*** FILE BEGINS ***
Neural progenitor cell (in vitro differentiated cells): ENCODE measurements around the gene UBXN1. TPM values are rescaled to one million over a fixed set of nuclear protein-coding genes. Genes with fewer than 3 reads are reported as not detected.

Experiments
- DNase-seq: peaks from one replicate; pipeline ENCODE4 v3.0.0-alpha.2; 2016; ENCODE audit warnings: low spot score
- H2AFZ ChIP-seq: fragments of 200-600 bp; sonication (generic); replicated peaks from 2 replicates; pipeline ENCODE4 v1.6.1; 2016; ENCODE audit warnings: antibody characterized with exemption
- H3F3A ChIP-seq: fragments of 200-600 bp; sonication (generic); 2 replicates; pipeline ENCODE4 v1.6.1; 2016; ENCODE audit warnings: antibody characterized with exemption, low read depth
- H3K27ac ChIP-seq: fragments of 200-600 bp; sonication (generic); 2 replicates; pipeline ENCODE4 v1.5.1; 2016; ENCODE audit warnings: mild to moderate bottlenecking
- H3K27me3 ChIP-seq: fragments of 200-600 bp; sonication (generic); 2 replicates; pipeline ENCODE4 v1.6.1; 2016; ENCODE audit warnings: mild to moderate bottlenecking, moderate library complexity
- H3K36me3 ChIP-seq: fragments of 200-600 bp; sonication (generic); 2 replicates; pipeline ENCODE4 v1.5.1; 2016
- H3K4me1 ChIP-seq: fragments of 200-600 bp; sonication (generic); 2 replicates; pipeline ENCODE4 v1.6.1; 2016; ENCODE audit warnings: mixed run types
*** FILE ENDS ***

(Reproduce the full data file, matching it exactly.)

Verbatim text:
Neural progenitor cell (in vitro differentiated cells): ENCODE measurements around the gene UBXN1. TPM values are rescaled to one million over a fixed set of nuclear protein-coding genes. Genes with fewer than 3 reads are reported as not detected.

Experiments
- DNase-seq: peaks from one replicate; pipeline ENCODE4 v3.0.0-alpha.2; 2016; ENCODE audit warnings: low spot score
- H2AFZ ChIP-seq: fragments of 200-600 bp; sonication (generic); replicated peaks from 2 replicates; pipeline ENCODE4 v1.6.1; 2016; ENCODE audit warnings: antibody characterized with exemption
- H3F3A ChIP-seq: fragments of 200-600 bp; sonication (generic); 2 replicates; pipeline ENCODE4 v1.6.1; 2016; ENCODE audit warnings: antibody characterized with exemption, low read depth
- H3K27ac ChIP-seq: fragments of 200-600 bp; sonication (generic); 2 replicates; pipeline ENCODE4 v1.5.1; 2016; ENCODE audit warnings: mild to moderate bottlenecking
- H3K27me3 ChIP-seq: fragments of 200-600 bp; sonication (generic); 2 replicates; pipeline ENCODE4 v1.6.1; 2016; ENCODE audit warnings: mild to moderate bottlenecking, moderate library complexity
- H3K36me3 ChIP-seq: fragments of 200-600 bp; sonication (generic); 2 replicates; pipeline ENCODE4 v1.5.1; 2016
- H3K4me1 ChIP-seq: fragments of 200-600 bp; sonication (generic); 2 replicates; pipeline ENCODE4 v1.6.1; 2016; ENCODE audit warnings: mixed run types